One of the most frustrating things I have encountered over the last few, well, quite a few, months, is how to photograph gold sheen sapphire. Macro photography of gemstones can be tricky at the best of times. Because of the many faceted or curved surfaces, it requires a lot of control of light, light angles, and camera angles. But the additional complication of gold sheen sapphire is capturing the ‘schiller’ effect, which is the sheen in ‘gold sheen’. There are two main problems:
Problem number one is flare. Any light that shows captures the schiller will also create a hot-spot on the gem face that will just look ugly in the photo. Using an indirect light source fixes this, but then the schiller is lost.
Problem number two is reflection. Both for faceted and cabbed stones, the high surface lustre will reflect anything in the background – the lights, the light brackets, the camera, sometimes even the photographer. For a single flat surface, this is easy to avoid with careful camera placement, however for gemstones, the facets or curved cabochon surface will inevitably pick up some undesired reflection. This is doubly problematic for gold sheen sapphire because the light has to be positioned in a fairly narrow range of angles to bring out the sheen, and these angles will always coincide with unwanted reflections.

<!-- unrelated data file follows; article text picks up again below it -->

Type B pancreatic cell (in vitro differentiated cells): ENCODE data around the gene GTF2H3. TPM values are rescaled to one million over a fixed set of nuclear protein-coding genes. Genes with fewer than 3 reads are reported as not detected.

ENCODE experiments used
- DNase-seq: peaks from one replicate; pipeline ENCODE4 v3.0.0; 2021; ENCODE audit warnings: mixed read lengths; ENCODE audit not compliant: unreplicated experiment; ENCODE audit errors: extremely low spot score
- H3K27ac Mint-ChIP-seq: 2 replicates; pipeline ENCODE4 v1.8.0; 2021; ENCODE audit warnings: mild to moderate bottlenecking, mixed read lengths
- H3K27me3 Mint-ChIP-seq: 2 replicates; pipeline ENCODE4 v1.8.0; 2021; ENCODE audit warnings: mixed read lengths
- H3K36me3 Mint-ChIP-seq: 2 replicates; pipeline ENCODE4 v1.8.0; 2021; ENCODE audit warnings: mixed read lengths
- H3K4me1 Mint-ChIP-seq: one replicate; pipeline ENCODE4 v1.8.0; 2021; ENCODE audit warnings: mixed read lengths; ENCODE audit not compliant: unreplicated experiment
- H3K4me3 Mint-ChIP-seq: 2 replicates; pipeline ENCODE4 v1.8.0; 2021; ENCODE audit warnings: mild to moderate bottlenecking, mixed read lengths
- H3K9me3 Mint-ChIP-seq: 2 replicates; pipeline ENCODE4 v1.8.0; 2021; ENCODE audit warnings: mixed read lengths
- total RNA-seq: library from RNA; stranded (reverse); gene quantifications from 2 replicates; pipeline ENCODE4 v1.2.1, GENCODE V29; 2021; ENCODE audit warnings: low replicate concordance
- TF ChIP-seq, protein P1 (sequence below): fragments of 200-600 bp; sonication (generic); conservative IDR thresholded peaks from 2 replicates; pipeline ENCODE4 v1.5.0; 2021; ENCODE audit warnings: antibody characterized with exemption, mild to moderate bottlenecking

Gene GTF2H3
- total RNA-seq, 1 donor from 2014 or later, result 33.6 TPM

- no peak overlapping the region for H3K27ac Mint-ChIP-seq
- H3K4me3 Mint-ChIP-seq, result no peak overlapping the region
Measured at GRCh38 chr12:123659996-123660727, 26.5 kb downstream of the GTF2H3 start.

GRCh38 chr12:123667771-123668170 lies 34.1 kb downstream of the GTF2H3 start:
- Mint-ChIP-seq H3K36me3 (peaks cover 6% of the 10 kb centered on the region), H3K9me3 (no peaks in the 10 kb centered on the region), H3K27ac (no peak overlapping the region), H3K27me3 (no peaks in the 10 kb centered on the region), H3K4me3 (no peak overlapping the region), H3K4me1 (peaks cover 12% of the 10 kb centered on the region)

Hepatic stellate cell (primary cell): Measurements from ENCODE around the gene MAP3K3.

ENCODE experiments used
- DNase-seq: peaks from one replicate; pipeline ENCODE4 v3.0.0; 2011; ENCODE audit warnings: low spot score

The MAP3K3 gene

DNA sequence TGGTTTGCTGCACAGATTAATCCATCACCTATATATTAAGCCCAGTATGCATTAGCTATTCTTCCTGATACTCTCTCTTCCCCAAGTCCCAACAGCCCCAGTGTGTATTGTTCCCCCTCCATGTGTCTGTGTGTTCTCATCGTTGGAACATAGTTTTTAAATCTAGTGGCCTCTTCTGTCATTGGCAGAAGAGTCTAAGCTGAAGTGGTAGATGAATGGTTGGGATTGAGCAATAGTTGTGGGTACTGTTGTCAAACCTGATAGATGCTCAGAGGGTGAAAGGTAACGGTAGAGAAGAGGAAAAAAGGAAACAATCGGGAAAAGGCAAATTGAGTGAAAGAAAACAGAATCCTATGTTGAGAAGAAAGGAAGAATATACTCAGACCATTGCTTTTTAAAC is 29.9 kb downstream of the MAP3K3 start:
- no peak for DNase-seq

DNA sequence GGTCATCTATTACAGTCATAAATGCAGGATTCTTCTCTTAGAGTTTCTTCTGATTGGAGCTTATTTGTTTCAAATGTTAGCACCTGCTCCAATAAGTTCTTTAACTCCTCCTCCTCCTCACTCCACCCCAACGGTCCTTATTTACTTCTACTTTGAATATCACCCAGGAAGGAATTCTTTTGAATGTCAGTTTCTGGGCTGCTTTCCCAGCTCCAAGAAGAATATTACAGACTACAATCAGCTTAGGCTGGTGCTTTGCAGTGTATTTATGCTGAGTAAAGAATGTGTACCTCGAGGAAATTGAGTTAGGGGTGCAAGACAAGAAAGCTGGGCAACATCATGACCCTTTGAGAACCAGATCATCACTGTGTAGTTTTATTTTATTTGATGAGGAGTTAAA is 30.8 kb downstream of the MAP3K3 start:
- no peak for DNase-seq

After numerous trial and error shoots over many months I have ended up with this photography rig:
It lets me control the light and camera angles to a very high degree. Using a strong light source reflected off the white overhead backing card lets me eliminate flare and unwanted reflections. With the LED and point source lights I can get some degree of the gems schiller into the photo. These are the results:
I am still not 100% satisfied with the results, but I feel I am getting there.